Looking After Furry Friends

Why neutering is important for protecting pets 

If you recently introduced a new pet to the family, you may be considering having them neutered to prevent unplanned pregnancies or unwanted behaviours.  Neutering  offers many benefits for your pet and can improve their overall quality of life.

PDSA Vet Nurse, Nina Downing, said: “Neutering a pet is a procedure regularly carried out by vets and one that your vet or vet nurse will happily chat through with you, so you can weigh up the pros and cons. While there are some cases where neutering isn’t advisable, it is recommended in most cases.

Positives for pooches 

“For canine companions, the best age for neutering is typically from six months old. If your pup is a large breed, however, it may be beneficial to carry out the procedure further down the line. If in doubt, you should always speak to your vet, as they will be able to offer advice on when would be the best time for your pet.

“Neutering prevents male dogs from developing testicular cancer and can reduce the risk of prostate disease. It can also reduce the likelihood of them roaming away from home.

“For female dogs, neutering reduces the chance of developing breast cancer and stops the risk of a very serious infection of the womb called pyometra. It can also reduce the risk of false pregnancies, which can be very upsetting for some dogs.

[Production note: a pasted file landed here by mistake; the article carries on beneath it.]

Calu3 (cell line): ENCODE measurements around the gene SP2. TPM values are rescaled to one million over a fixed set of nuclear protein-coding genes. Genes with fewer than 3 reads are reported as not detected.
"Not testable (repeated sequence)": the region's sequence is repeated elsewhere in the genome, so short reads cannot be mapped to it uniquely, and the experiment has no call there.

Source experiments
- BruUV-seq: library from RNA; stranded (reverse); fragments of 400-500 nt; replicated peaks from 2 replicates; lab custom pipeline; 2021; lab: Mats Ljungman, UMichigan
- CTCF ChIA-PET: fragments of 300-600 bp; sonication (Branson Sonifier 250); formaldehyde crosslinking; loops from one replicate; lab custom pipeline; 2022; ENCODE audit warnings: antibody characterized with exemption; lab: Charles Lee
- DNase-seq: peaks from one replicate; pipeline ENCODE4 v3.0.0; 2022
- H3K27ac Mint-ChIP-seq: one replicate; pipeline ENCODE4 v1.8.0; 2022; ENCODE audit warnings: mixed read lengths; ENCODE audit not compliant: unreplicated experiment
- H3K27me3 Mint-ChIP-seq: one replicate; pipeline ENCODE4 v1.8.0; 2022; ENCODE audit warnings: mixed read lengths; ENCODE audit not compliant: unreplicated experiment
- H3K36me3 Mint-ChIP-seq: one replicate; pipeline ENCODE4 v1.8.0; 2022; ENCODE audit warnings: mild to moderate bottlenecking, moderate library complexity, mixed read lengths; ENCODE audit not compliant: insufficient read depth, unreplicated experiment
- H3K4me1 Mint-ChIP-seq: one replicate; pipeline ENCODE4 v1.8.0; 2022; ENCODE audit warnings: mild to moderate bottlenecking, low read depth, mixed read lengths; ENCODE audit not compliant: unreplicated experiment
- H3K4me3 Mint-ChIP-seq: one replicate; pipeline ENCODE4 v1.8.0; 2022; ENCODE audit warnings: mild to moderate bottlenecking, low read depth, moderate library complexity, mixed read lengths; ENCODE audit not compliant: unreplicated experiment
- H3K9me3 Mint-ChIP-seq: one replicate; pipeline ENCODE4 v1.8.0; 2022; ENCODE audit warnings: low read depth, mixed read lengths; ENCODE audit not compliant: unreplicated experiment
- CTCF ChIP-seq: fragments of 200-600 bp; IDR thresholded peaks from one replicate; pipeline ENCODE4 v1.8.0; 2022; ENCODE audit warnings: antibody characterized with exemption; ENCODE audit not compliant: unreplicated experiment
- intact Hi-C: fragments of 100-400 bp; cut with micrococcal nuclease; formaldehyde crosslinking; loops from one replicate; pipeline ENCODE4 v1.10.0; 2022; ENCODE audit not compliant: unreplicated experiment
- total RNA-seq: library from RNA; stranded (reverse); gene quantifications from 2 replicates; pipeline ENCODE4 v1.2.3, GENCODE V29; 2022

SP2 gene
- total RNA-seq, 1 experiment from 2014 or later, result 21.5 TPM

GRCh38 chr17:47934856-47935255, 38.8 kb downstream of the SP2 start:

Cat care 

“Think about neutering your feline friends from four months old, which is recommended as otherwise you could be dealing with a litter of kittens that you’re unprepared for. This is equally as important for house cats, especially if you have given a home to two cats that are opposite sexes – even related moggies will produce kittens if they live together when unneutered.

“Just like female dogs, spaying can protect cats from developing pyometra, as well as preventing cancers of their womb or ovaries.

“Neutered male cats tend to be less inclined to fight other cats, reducing the chances of them contracting feline AIDS (FIV) from bites. Once males are neutered, they will be less likely to spray and their urine shouldn’t smell as strong.

Rest and recovery 

“Neutering is a relatively quick and straightforward operation that is carried out under anaesthetic. While any operation comes with risks, vets routinely carry out these procedures every day, and the chances of serious complications are very low. Your vet will discuss any concerns you may have.

“Recovery is usually a swift process – your furry friend will usually be sent home the same day. Just make sure you keep them well rested and pay attention to any aftercare advice your vet provides.

“It’s always much safer to have your cat or dog neutered while they’re younger, as the risk of developing health problems tends to increase with age.”

PDSA is the UK’s largest vet charity. We’re on a mission to improve pet wellbeing through prevention, education and treatment. Support from players of People’s Postcode Lottery helps us reach even more pet owners with vital advice and information. www.pdsa.org.uk

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